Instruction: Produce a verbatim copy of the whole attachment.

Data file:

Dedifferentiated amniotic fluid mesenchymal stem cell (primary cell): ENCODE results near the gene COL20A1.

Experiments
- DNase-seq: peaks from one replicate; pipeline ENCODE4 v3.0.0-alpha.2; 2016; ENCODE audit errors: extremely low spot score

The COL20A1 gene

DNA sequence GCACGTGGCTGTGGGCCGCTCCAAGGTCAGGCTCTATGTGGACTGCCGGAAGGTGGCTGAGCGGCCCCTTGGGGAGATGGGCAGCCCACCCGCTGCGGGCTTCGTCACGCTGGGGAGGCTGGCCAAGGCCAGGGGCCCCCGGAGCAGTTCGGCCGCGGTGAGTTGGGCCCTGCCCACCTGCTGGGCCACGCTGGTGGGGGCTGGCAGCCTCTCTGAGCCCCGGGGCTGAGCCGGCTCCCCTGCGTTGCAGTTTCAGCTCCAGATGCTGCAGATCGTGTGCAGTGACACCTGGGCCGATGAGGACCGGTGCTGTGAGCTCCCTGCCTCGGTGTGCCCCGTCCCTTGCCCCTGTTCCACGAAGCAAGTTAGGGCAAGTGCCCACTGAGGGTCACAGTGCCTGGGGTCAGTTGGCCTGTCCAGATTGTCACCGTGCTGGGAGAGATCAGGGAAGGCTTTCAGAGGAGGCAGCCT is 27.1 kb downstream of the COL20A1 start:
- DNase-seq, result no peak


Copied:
Dedifferentiated amniotic fluid mesenchymal stem cell (primary cell): ENCODE results near the gene COL20A1.

Experiments
- DNase-seq: peaks from one replicate; pipeline ENCODE4 v3.0.0-alpha.2; 2016; ENCODE audit errors: extremely low spot score

The COL20A1 gene

DNA sequence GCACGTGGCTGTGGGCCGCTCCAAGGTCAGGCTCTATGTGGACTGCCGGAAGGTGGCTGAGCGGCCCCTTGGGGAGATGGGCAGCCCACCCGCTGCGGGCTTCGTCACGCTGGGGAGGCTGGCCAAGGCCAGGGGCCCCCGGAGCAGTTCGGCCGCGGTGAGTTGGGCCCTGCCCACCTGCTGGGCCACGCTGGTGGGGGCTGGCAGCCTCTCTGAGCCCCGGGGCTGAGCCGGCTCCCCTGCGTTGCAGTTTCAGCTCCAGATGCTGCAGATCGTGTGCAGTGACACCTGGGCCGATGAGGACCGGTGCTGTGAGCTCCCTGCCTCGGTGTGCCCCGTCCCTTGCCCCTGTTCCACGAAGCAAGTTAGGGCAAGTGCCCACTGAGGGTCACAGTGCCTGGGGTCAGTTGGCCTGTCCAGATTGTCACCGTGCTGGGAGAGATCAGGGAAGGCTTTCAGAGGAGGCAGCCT is 27.1 kb downstream of the COL20A1 start:
- DNase-seq, result no peak